Posted August 31, 2018
A cold is a virus that infects the upper respiratory tract, hence being also known as an ‘upper respiratory tract infection’ or ‘URTI’. The virus is generally breathed in from particles or from the droplets from someone who has a cold.
It is the most common type of infection seen by GPs, especially during the winter months. It is not to be confused by the influenza virus (the flu) which has similar symptoms but can be more serious and threatening.
Why do I feel so rough?
The cold virus infection can cause varying symptoms in both children adults of malaise, tiredness and discomfort and can be quite significant, so should not be dismissed.
The reason for the symptoms is that the virus, which multiplies in cells lining the respiratory tract, causes a significant inflammatory and immune response leading to localised pain and secretions (causing mucus) as well as an increase in the body’s core temperature (fever), nerve ending activation (generalised aches), increased energy expenditure (tiredness) as well as dehydration and malaise.
The symptoms of a cold can be quite varied between people and each infection, including:
- Runny & blocked nose – localised nasal passage swelling and mucus production.
- Sinus/facial pain – congestion in the sinuses
- Sore throat & hoarseness – inflammation of the throat, or pharynx and larynx.
- Cough – usually mucus dripping down the back of the throat or inflammation of the windpipe, or trachea.
- Aches – headaches and muscle aches from the immune reaction
- Shivers and fevers – immune response to the infection
Surely I need antibiotics
This is an often contentious issue since some bacterial infections (such as pneumonia, bacterial tonsillitis or bacterial sinusitis) have similar symptoms to a cold but are much rarer.
A cold/viral URTI will not get better with antibiotics since this infection is not caused by a bacteria (the infective organisms that antibiotics kill and cure).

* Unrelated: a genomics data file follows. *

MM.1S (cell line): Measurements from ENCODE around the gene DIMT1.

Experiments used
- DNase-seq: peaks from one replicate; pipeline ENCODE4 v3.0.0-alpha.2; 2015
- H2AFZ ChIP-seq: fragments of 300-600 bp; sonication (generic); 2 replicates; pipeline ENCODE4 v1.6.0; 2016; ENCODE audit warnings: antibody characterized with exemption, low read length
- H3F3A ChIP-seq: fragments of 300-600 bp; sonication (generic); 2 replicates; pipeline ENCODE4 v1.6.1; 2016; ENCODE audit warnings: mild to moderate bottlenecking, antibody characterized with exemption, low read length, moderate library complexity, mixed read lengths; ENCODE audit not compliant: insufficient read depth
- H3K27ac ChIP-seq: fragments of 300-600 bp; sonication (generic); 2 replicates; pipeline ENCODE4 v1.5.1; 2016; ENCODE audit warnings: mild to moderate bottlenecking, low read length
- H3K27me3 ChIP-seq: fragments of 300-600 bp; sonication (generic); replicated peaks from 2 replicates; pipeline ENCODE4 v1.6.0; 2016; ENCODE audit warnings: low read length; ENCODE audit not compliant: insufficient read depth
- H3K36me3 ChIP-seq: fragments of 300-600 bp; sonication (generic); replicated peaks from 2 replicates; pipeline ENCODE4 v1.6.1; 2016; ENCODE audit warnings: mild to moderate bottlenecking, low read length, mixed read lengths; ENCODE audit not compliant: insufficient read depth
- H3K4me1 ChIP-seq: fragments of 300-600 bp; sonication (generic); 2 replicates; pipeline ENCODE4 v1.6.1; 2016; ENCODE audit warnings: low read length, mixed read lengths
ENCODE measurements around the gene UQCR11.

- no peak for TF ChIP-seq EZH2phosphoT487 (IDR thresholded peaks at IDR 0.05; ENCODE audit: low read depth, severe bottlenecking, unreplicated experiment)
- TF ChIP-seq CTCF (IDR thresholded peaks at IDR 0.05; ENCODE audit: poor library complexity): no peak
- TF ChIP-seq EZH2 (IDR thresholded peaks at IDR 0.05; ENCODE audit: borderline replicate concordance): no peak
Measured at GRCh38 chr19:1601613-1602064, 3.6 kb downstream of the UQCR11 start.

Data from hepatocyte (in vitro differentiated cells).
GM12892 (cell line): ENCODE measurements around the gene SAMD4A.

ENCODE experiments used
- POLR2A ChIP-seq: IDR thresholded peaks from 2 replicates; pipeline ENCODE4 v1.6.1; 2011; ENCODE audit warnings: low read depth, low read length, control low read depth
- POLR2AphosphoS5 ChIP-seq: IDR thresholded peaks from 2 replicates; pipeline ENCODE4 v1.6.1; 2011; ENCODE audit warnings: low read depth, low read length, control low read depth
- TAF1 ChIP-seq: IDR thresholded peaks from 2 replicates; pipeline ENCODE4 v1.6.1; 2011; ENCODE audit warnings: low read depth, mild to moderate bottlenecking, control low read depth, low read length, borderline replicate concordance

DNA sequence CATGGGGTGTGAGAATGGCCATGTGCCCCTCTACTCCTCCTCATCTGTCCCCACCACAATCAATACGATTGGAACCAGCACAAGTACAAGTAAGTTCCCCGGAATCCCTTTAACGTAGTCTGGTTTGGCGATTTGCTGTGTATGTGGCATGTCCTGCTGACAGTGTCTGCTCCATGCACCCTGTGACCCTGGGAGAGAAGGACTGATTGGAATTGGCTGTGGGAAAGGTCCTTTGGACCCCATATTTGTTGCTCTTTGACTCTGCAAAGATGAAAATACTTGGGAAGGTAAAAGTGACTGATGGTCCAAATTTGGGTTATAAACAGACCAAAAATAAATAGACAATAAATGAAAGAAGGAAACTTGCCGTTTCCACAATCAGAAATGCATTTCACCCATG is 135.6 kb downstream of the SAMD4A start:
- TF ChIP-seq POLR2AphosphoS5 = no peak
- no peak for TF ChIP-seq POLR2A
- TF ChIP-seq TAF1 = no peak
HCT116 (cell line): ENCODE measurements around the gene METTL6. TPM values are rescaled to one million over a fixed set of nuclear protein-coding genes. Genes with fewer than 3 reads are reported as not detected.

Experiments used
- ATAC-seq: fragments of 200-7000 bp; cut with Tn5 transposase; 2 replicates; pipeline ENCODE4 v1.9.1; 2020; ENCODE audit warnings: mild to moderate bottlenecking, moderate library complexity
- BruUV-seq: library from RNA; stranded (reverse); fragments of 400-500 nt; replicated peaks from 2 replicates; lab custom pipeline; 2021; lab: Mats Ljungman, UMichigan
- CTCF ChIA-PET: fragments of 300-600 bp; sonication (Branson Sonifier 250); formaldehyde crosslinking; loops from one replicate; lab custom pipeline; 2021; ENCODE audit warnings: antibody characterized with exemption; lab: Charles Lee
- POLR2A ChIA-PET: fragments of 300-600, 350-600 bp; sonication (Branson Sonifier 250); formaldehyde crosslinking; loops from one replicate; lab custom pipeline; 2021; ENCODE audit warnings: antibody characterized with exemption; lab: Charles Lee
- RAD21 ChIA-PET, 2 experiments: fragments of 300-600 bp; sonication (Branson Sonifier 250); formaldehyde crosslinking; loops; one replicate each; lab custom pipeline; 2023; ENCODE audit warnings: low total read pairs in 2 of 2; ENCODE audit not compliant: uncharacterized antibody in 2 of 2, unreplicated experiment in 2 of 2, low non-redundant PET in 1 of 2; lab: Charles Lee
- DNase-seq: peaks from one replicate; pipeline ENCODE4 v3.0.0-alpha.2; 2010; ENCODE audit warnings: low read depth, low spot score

Understandably people with upper respiratory infections are eager to secure a rapid curative treatment to cease the illness, and so are in favour of taking antibiotics for the chance it will help. An assessment by a GP should be able to discover if it is a bacterial or viral infection and thus whether antibiotics will help or not.
To find out more click here.
There is no curative treatment for a cold since it is a tricky virus to stop multiplying. You can be rest assured that despite feeling very unwell with a cold, the body’s own natural defense mechanisms will beat off the virus, so it is a self limiting infection, ending in any amount of time between 2-14 days.
Self management steps we advise depend on the specific symptoms but mainly include hydration, rest and paracetamol. More specifics include:
- Blocked nose and sinus pain –
- Steam inhalation at least 3 times a day (click here for instructions)
- Decongestant medications such as sudafed, codral or lemsip decongestant (not for elderly or those with cardiac arrhythmias)
- Saline nasal sprays, or better still nasal flushes, eg Fess.
- Sore throat –
- Simple painkillers such as paracetamol and/or ibuprofen.
- Warm drinks such as tea.
- Gargles or sprays of anti-inflammatory products such as difflam or betadine.
- Lozenges with soothing local anaesthetic and/or anti-inflammatory action.
- Muscle pains & Headaches –
- Simple painkillers such as paracetamol 1g 4x per day and/or ibuprofen 400mg up to 3x per day.
- Fevers –
- Paracetamol and ibuprofen (as above) bring the core body temperature back to normal and reduce the malaise associated.
- Cold flannels
- Cough –
- Honey and lemon
- Linctuses,eg bisolvon
- Steam inhalation, as described above, reduces the post nasal drip of mucus from the nasal passages.
- Sleeping slightly propped up.